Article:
I was stoked when I first saw the trailer for “The Flight Attendant”, it felt like an intriguing thriller and I had accompanied the lead actress Kaley Cuoco through Instagram in her day-to-day throughout shooting and production of this show, so I felt that I was a part of that project in a weird way. Notably, this HBO Max series is an adaptation of the book “The Flight Attendant” by Chris Bohjalian, which I have never heard or read about, but it surely got me intrigued.
The mini-series revolves around flight attendant Cassie Bowden (Kaley Cuoco), who is at first, a very charming and fun character that spends her time-off partying, drinking, and having romantic encounters anywhere her job takes her in the world. Her life is suddenly turned around when she meets “3C” or Alex Sokolov (Michiel Huisman), he flirts with her, and despite the company policies she flirts back and even joins the “mile-high” club with him on their way to Bangkok. The passenger invites Cassie to a night out in Bangkok and what ensues is an endearing, beautiful, and enviable first date in the streets of the exotic country. After a beautifully crafted first-date montage, Cassie wakes up in bed with Alex Sokolov only to realize that he has been murdered.
At glance, this can look like just another thriller and mystery mini-series, but the truth is the show refuses to be cornered into just one genre and becomes a mixture of dark comedy, family drama, personal growth, investigations, action, and even a dash of philosophy and ethics into its short 8-episode season. And at its core, in my opinion, all the elements mentioned above are used to create a compelling story about trauma, self-discovery, and accountability.
It would be remiss of me to not clearly state that the production, editing, and sound of this series is simply superb. HBO really nails the meaning of “Home Box Office” in this one, as the quality of this project is vastly superior to many movies you have seen for sure. I am not a filmmaker of any kind, still, I was baffled by the editing and composition of the scenes in this show, I’m not the one to really pick up on these things but here it’s impossible to not see the beauty of every shot and transition. Aside from production, the story unfolds at an amazingly comfortable pace, keeping the viewers attentive and on edge while still providing satisfying conclusions to all the plotlines that develop up during the main story.
Character development is crucial to the success of this series, the script and the themes displayed are fully-fledged out and don’t shy away from tough (whilst relatable) emotions and relationships. The supporting cast was a mixture of veteran actors and actresses and some newcomers, who all deliver convincing performances, granted not everyone has the same opportunities to shine as bright as the lead, yet they all provide very solid work that allows Kaley Cuoco to deliver the performance of a lifetime. It is her portrayal of Cassie Bowden’s personal journey through self-discovery, that really drives the show home.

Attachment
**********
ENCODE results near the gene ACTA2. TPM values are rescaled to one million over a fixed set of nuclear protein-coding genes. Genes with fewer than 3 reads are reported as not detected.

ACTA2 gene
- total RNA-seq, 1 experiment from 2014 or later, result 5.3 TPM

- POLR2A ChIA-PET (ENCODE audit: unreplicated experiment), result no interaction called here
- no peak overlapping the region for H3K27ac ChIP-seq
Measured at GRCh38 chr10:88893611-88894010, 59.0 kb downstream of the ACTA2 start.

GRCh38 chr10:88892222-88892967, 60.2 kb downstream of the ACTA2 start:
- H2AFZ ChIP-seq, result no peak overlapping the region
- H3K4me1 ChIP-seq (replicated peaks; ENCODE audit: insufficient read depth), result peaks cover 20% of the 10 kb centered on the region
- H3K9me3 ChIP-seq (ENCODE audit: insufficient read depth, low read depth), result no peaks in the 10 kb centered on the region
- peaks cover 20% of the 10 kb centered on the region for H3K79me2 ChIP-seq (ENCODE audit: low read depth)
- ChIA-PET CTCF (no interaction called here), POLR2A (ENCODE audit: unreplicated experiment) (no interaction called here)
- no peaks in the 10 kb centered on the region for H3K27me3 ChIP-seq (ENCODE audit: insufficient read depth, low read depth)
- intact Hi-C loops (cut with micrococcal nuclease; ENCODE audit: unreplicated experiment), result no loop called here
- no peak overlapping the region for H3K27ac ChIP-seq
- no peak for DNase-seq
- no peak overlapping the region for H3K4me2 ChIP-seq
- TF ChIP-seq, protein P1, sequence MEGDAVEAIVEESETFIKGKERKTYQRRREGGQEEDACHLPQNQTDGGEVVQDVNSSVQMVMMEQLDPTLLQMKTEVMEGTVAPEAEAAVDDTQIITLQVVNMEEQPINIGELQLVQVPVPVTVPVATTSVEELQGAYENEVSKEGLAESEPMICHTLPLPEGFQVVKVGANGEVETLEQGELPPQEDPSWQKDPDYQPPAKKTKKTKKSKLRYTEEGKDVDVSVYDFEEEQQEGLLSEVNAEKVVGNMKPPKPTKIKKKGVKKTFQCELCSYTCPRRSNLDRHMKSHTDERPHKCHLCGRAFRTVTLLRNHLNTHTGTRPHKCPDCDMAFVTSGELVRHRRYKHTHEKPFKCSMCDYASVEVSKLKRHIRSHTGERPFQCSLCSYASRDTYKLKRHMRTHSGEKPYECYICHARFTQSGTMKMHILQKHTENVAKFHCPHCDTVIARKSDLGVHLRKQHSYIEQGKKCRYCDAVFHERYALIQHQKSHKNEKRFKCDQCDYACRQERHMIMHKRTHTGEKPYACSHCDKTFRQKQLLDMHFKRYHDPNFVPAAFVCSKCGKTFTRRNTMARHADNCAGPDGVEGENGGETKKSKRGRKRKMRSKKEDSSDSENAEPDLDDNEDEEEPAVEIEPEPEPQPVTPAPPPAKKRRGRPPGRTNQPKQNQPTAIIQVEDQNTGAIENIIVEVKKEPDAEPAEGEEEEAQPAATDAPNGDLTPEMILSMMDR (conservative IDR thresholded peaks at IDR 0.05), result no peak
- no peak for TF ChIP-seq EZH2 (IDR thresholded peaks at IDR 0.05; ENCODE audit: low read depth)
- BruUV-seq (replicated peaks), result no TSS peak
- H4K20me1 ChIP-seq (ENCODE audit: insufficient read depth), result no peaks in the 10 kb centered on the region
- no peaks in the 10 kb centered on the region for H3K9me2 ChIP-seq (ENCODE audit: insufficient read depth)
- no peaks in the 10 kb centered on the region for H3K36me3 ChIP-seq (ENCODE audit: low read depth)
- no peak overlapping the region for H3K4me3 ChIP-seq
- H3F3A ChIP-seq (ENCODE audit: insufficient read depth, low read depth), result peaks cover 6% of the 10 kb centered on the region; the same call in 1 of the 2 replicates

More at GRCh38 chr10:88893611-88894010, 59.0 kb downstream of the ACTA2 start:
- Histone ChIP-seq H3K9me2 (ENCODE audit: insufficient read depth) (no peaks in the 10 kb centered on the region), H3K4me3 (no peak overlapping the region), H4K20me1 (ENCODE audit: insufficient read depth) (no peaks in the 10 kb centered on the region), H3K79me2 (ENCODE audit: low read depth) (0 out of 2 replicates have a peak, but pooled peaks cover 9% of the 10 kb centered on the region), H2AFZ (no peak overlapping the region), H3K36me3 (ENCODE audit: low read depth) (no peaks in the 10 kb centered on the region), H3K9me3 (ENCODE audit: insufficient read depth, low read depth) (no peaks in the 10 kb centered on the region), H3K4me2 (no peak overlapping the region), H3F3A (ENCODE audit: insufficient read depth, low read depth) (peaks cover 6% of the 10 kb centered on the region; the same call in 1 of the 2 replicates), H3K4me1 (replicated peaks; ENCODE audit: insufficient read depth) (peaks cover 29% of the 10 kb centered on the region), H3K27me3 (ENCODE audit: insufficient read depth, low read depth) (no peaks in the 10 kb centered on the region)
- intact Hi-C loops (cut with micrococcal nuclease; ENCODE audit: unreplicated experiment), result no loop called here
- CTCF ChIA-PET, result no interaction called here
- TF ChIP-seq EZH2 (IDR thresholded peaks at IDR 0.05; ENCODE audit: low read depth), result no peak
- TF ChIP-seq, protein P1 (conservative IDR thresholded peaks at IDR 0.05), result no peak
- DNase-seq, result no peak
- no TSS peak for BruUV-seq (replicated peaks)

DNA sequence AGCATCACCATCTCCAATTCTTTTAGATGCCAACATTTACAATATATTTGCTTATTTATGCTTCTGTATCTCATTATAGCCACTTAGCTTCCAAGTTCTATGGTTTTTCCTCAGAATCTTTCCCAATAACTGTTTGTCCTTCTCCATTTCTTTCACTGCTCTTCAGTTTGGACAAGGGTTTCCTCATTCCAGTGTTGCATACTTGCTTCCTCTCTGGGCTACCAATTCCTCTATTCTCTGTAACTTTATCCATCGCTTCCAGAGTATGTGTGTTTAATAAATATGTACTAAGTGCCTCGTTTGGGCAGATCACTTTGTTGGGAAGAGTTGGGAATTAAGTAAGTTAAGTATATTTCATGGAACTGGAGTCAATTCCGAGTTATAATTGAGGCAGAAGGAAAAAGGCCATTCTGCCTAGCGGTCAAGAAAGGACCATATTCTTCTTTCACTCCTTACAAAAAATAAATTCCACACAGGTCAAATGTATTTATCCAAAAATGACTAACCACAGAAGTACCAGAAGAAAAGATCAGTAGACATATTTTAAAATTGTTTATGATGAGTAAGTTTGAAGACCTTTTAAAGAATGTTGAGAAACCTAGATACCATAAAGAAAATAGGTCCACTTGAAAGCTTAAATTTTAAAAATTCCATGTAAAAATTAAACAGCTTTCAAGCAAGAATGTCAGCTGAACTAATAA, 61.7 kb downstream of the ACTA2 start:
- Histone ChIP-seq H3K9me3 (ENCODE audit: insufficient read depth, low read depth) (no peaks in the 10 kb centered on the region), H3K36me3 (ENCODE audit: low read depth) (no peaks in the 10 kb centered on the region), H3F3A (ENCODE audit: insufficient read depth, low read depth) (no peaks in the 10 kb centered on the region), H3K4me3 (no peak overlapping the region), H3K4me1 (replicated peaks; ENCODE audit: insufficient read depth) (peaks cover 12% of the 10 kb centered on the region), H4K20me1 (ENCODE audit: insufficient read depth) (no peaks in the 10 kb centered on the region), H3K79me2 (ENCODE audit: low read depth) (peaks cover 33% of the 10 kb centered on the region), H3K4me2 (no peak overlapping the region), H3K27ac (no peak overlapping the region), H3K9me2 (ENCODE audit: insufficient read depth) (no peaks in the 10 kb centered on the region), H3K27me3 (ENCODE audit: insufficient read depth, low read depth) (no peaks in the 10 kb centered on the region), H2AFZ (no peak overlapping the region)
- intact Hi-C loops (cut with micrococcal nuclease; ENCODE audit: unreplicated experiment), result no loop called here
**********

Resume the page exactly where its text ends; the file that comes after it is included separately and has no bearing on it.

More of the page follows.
Cuoco’s depiction of desperation in face of a murder scene was extremely relatable and felt exactly like what I would go through if it happened to me. As she moves forward trying to figure out what happened, who was Alex Sokolov, getting investigated and navigating this marvelous mystery we learn that her character is much more complex than what meets the eye. You are not spoon-fed a character, but you soon enough begin to piece together who is Cassie through her relationships, friends, family, and memories. Finally, the way we gain access to Cassie’s internal monologue, and mind is cleverly written and fun.
Without spoiling this one the topics of addiction, substance abuse, crime, self-destruction, morality, and the superficiality of appearances, along with the subtle symbolisms that we get further down the show, are delightfully rewarding and make the show easily and quickly watchable, while extremely enjoyable.
The conclusions for season one are perfectly written and down to earth, “The Flight Attendant” felt like a self-contained and perfectly delivered stand-alone miniseries that did not need any expanding upon. This is why having HBO announce a second season had me confused as I don’t really see where they can take these characters without deviating from all the development that they went through in season one. I’m interested to see where season 2 goes, if the author of the book jumps in, if there’s a sequel to the book, or if it will be an originally scripted story.
Again, I can’t stress enough how surprised I was with the emotional range and acting skills that I’ve seen from Kaley Cuoco, straying so far from her iconic role as Penny that I almost forgot she was in “The Big Bang Theory”. The Flight Attendant is an excellent series, with a great supporting cast, interesting story, and magnetic suspense, but ultimately the spectacle resides in Kaley Cuoco’s acting. A must watch for any fans of entertainment, The Flight Attendant is streaming on HBO Max.